The Best Time Save Money is When It’s Most Difficult To

How to Overcome the Difficulty of Saving Money

I remember walking to our house carrying one kilo and half of rice, 2 cans of sardines and a few packs of noodles with a wide smile that could almost reach my ears. The smile came from the feeling that I was able to finally buy food for me and my mom. Just like every Filipino wanting to help their family, there’s this feeling of priceless joy whenever you bring something to the table – literally.

I was paid a little over 20 pesos per hour then and made barely 3000 per month. Yet, I was so happy and hopeful. Too hopeful that I even decided to open to a savings account in a local bank. Every time I get my salary, I look forward to putting a portion of my meager salary to the bank. It was very difficult to make both ends meet as I needed to pay my tuition (it helped that I was a half scholar), buy our necessities and still manage to save money.

Looking back, I’m thankful for that decision to try and save money.  I’ve learned to overcome the hurdles and most importantly, I’ve learned the principles of saving money – especially when it was most difficult to.
1.       Find a bank that allows you to open a savings account with low opening balance

Most banks require such a high opening balance that’s why most people are often discouraged to save at all. 

1. Find a bank that’s near your workplace so you won’t be tempted to go to the mall first and splurge your hard earned money there. 

The goal is to have a budget plan and ensure that a portion of your money goes to your savings account.

I started by opening an account (with now defunct LBC Bank) and I would save at least Php200 every salary. Remember I was only earning Php3000 then so Php200 was already quite a challenge for me though it may seem too small for some. The key is to not be discouraged with how little money you start with, as long as you keep doing it.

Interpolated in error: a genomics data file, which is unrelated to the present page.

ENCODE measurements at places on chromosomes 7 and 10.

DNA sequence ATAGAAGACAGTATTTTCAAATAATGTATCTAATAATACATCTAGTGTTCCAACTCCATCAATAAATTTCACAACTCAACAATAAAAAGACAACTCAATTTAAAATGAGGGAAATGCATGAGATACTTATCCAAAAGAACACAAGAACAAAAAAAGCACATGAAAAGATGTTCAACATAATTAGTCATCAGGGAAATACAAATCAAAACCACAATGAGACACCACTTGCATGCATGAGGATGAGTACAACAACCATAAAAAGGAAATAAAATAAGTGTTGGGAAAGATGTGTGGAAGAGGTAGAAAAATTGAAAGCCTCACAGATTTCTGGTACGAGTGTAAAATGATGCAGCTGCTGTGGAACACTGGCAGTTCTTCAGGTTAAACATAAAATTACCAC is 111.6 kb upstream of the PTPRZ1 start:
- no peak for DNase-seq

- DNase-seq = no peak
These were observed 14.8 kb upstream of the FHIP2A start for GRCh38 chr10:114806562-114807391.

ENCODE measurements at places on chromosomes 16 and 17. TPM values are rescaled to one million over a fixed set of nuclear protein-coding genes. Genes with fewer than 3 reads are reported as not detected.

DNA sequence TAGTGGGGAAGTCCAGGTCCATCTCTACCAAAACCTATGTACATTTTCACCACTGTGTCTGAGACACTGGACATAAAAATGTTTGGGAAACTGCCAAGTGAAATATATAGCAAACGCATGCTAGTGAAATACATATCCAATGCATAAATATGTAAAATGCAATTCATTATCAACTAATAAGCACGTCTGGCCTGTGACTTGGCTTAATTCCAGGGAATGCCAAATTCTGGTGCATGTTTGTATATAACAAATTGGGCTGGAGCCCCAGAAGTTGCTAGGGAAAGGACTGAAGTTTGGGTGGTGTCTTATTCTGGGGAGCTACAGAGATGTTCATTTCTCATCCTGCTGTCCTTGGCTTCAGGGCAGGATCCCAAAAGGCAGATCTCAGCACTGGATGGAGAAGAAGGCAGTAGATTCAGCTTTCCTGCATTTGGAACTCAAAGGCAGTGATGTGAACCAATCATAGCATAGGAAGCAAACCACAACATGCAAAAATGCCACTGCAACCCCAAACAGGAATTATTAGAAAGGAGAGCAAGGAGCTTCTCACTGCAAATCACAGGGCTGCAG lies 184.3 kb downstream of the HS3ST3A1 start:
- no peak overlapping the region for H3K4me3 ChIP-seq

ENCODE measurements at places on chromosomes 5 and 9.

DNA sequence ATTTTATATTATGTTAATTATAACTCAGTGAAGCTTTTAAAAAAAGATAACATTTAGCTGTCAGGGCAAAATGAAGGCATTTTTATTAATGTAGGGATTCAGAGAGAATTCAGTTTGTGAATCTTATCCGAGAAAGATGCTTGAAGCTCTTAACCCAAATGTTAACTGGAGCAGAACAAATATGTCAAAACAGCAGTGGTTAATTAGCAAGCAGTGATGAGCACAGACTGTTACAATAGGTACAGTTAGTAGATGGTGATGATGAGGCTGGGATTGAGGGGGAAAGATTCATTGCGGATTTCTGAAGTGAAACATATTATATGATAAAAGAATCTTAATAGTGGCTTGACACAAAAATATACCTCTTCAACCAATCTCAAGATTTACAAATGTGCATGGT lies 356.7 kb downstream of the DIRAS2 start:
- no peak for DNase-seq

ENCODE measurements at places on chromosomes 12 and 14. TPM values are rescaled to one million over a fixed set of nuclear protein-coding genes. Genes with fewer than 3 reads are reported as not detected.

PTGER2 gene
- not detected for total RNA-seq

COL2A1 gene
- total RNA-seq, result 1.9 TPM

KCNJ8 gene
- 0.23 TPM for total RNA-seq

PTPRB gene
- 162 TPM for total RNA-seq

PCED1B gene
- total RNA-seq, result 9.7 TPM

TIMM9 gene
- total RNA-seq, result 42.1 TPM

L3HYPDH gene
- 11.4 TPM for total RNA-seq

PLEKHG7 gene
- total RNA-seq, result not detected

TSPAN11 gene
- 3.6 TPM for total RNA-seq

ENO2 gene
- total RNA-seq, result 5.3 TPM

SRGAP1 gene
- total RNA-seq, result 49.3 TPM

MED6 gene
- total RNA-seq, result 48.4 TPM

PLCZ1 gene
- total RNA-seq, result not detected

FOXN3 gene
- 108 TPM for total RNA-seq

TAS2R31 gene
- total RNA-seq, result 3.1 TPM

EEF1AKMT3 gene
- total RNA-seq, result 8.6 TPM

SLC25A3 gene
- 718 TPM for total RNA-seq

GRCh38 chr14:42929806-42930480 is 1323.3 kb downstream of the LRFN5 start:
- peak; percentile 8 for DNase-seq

2.  Focus on your needs, eliminate the wants
I was lucky to have an Ilocano mom who was (still is) thrifty and taught me the value of hard work and the need to save money. At that stage of my life, I knew I couldn’t afford to have expensive wants, so I focused on our needs instead. Simple things like buying vegetables for lunch instead of meat (not only because it’s cheaper but definitely healthier) helped me develop a discipline in myself to actually stick to the budget no matter how tempting it is to buy something else. It’s those little things we sacrifice for the sake of our long term plans that will eventually pay off.

3. Have more goals and fewer likes
Focus on the things that you wish to achieve rather than the things you wish to have. Stay away from activities or even friends who don’t help you achieve your goal to save money. Yes, stay away from parties and all sort of unnecessary expenditures. I don’t suggest you be a loner, but trust me, there’s plenty of time for celebration once you’re to have enough savings already.

Don’t be afraid to start small, develop a habit of prioritizing your goals over fleeting pleasure and keep that discipline in yourself. Once you’re able to save, think of ways on how you can make that money grow whether it be opening a new business, investing or keep saving till you’re sure you’ve learned enough about where you’ll spend your money.

The best time to save your money is when you think it’s most difficult to because you’ll try and find ways to actually achieve your goal and develop discipline you couldn’t establish in any other ways.